Note that not each `(x,y) point on a scatterplot represents two values in your N−tuple. In fact, the scatterplot is a grid and each square in the grid is randomly populated with a density of dots that’s proportional to the number of values in that grid.
You can organize columns, this is branches, of a tree with the
class. A variable on a
TBranch is called a leaf (
). If two variables are independent and it is certain that the variables will not be used together, they should be placed on separate branches.
The branch type differs by what is stored in it. A branch can contain the following data:
- an entire object,
- a list of simple variables,
- contents of a folder,
- contents of a TList ,
- an array of objects.
If two variables are independent and the variables will not be used together, place them on separate branches. If the variables are related, such as the coordinates of a point, create one branch with both coordinates on it.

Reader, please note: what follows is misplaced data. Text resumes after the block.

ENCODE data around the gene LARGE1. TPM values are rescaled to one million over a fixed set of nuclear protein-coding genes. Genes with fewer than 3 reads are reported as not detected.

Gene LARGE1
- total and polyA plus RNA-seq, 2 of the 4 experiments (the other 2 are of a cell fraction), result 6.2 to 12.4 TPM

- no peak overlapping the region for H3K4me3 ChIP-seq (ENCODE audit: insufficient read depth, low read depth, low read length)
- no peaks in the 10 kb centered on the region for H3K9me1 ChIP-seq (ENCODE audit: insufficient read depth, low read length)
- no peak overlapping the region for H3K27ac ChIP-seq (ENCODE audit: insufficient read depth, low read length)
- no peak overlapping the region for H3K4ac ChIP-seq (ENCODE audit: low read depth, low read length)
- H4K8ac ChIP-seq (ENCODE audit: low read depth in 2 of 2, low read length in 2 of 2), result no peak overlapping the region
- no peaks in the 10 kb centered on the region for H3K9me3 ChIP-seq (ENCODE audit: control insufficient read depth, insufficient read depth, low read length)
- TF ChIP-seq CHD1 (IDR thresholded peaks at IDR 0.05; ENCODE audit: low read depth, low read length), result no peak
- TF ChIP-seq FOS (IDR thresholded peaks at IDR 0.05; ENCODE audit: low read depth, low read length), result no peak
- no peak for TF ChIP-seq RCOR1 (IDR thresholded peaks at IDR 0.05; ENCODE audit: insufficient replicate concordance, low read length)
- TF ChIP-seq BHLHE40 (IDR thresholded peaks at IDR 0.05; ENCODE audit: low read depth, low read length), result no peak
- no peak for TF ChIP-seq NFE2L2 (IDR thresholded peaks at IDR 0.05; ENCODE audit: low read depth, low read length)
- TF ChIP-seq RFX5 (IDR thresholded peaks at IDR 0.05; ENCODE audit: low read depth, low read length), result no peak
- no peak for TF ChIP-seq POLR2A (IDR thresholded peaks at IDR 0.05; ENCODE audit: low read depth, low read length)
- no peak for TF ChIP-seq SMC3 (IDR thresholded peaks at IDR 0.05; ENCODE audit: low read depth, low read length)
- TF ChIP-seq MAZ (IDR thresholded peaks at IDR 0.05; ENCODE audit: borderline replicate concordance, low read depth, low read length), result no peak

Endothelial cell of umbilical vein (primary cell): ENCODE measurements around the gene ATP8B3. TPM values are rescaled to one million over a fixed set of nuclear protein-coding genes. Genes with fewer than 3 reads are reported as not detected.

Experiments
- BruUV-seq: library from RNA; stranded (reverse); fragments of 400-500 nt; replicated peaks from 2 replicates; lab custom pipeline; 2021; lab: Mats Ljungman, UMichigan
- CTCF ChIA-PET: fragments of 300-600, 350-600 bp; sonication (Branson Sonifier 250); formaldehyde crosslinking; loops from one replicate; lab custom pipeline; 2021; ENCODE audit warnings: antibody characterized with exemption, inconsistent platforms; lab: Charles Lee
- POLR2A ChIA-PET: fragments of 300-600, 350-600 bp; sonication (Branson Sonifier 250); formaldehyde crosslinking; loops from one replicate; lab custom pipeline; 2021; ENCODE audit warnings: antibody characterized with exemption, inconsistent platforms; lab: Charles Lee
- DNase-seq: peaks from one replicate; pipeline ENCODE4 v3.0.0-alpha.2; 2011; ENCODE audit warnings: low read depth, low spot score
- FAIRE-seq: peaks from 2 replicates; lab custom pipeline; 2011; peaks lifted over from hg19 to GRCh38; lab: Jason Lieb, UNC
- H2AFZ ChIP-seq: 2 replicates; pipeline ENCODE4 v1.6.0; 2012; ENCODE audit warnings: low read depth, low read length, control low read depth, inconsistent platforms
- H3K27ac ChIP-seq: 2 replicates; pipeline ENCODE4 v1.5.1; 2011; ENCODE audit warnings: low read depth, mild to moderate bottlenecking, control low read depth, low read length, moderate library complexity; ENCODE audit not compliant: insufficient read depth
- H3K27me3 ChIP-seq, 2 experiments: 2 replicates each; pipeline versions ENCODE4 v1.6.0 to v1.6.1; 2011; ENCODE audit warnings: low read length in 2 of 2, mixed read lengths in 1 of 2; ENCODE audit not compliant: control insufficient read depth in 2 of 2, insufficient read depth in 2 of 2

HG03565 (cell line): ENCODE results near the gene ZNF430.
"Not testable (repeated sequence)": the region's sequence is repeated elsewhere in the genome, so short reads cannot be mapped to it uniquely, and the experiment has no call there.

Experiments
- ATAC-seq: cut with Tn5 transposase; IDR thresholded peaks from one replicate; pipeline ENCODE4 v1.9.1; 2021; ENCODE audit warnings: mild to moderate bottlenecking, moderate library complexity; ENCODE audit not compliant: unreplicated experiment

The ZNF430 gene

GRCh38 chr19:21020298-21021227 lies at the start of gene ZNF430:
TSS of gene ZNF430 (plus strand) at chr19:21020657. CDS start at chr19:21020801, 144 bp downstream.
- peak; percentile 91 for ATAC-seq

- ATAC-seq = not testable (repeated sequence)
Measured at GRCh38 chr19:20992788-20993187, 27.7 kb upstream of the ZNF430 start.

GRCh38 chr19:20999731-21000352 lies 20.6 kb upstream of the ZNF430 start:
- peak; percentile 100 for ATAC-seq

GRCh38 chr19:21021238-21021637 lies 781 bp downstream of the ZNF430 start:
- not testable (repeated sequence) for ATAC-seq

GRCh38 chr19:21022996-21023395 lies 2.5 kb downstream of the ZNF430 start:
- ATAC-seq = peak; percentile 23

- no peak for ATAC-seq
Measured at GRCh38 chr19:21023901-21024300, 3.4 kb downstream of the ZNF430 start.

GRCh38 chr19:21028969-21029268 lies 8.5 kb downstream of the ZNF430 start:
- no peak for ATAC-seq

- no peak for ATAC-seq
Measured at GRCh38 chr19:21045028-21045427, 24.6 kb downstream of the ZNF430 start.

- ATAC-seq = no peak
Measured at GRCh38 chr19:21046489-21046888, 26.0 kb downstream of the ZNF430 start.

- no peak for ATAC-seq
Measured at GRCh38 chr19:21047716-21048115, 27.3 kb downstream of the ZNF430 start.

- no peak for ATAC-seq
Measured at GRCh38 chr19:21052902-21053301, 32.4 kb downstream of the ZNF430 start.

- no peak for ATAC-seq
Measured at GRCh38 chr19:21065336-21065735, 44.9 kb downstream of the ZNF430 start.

Adding a branch
address is the address of the first item of a structure.
leaflist is the concatenation of all the variable names and types separated by a colon character. The variable name and the variable type are separated by a slash (/). The variable type must be one character.
For more information on adding a branch to tree, see →
Do not use the TBranch constructor to add a branch to a tree.
Adding a branch with a folder
- Use the following syntax to add a branch with a folder:
This creates one branch for each element in the folder. The method returns the total number of branches created.